The St. Louis County Library will move forward with a new headquarters in Frontenac, to the dismay of the city, which filed a lawsuit to block the development. The library board voted on Thursday to continue plans after a judge dismissed the lawsuit. (St. Louis Business Journal)

Topgolf considering second St. Louis-area location
The Dallas-based operator of golf entertainment complexes already has a location in Chesterfield and is said to be exploring a second location in the city of St. Louis. (St. Louis Business Journal)


Show me

Construction started last week on a bridge in Montgomery County that will be the first replaced as part of a program that will include $301 million in bonds to repair 215 bridges across the state. Missouri is above the national average for percentage of bridges that are structurally deficient, according to one national group, and its proportion of bridges that need major work has been trending upward, according to state transportation officials.


Say that again

“You say the economy is great, but Park Place retail … is for sale at a discount. It’s a very challenging retail, entertainment market.”

That’s attorney John Petersen, who represents Block Real Estate Services, on why his client has missed two recent deadlines for a massive retail and entertainment hub in Overland Park, Kansas, The Kansas City Star reports. At a City Council meeting Wednesday night, the developers of the Galleria 115 project blamed several site problems and a struggling retail market. The project, which calls for a 548 luxury apartments, retail space, restaurants, entertainment venues and a grocery store, was first approved in 2017. The council, which hoped the project would transform the College Boulevard corridor and draw high-end consumers, voted Wednesday night to grant the developer a two-year extension on the construction.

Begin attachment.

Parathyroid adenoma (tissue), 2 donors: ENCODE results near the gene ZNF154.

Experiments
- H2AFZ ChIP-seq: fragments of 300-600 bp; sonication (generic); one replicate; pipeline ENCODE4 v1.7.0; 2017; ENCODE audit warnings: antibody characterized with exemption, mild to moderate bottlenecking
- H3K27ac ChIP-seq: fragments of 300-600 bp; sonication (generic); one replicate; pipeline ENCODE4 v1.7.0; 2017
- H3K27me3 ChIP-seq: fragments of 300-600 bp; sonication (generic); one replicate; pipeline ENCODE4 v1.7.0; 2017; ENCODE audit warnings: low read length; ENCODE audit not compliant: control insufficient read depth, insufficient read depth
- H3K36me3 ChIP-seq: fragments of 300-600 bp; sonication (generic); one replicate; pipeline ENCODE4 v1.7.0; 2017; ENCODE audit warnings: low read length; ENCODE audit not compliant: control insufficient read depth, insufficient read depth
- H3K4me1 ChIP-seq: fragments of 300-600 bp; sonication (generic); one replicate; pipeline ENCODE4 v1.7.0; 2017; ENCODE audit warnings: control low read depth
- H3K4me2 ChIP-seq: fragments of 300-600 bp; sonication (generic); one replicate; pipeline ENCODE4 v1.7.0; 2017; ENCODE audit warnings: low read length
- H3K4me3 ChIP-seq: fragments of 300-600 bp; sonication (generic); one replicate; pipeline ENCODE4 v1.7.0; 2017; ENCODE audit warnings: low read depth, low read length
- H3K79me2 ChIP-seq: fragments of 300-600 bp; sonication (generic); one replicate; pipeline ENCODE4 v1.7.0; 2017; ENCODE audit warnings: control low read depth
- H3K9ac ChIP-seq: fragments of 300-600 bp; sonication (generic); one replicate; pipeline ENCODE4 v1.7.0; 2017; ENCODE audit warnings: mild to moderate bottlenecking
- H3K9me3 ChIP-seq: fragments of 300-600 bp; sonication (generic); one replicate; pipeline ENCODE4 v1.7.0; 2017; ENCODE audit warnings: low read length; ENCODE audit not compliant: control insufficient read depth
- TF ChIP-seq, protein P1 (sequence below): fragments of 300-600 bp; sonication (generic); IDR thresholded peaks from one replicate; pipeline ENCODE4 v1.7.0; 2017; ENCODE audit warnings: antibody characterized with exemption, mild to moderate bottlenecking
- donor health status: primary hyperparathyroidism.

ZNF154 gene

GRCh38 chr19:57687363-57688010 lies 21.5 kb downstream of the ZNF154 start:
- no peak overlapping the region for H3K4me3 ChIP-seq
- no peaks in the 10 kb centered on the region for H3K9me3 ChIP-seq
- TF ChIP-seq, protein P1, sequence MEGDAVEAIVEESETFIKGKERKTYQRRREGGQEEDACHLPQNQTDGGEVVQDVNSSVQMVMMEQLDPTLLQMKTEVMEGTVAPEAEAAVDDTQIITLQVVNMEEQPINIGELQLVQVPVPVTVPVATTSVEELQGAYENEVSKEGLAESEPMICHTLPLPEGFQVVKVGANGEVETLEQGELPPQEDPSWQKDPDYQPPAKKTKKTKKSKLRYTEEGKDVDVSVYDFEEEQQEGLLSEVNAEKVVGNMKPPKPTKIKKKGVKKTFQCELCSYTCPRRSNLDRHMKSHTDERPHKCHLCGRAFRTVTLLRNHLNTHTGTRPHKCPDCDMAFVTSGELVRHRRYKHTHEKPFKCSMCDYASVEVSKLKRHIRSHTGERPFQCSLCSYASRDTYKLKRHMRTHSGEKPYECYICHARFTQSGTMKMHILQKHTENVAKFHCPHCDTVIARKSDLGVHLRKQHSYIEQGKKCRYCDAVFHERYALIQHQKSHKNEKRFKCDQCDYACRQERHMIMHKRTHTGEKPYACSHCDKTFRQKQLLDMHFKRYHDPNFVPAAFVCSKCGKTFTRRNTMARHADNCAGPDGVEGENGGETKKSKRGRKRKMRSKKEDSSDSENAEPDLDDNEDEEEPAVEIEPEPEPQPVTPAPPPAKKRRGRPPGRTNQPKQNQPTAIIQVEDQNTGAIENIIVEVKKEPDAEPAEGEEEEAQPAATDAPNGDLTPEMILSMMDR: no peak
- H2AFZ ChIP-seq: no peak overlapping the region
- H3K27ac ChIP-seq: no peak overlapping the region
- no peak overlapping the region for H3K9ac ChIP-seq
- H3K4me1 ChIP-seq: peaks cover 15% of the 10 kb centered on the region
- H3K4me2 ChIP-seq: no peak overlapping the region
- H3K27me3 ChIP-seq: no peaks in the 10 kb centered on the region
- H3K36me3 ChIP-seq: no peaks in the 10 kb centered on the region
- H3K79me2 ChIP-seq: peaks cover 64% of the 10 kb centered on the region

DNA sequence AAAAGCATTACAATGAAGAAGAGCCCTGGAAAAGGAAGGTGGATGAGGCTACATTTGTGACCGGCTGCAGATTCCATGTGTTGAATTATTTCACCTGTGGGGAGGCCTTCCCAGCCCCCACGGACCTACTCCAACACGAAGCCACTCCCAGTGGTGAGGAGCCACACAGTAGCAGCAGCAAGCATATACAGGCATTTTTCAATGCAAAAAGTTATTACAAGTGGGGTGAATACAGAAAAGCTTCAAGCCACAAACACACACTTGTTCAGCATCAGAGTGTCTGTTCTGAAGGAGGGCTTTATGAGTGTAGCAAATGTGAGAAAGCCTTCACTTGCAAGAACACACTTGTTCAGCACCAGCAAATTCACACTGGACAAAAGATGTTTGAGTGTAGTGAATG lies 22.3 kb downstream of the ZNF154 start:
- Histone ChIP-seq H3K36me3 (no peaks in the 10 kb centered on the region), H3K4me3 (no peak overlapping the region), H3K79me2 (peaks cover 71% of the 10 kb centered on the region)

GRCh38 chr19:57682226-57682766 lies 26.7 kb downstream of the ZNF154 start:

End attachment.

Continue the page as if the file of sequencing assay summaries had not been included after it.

Go figure

$2.4 billion

That’s the mortgage volume that St. Louis-based USA Mortgage expects to reach by year end, the St. Louis Business Journal reports. While low mortgage rates are driving mortgage volume growth nationwide, USA Mortgage, the state’s largest home lender, says its conversion to employee ownership has attracted top lenders. In 2017, founder Doug Schukar sold 100% of his ownership to employees. Since then, the company grew from 533 employees in 39 locations to 655 in 89 locations, said Schukar, who now serves as chairman and CEO of USA’s parent company DAS Acquisition.


Hello, my name is

Allen Angel Capital Education Club

This student-driven angel investment group at the University of Missouri is turning 10 this year, the Columbia Missourian reports. The club was founded in 2009 after MU business students Ryan Wenk and Kyle Cleeton took a trip to Wall Street a year earlier. The pair approached one of their professors, William Allen, who oversees the program as the coordinator and faculty adviser. Over the years, the fund has received $655,000 in donations. One of the fund’s successful investments is Elemental Enzymes, an agrochemical research company founded by three MU alumni. The fund’s initial investment of $30,000 in Elemental Enzymes was worth about $160,000 by the time the program exited the business.


It’s been a pleasure doing business with you this morning. Make it a fantastic weekend.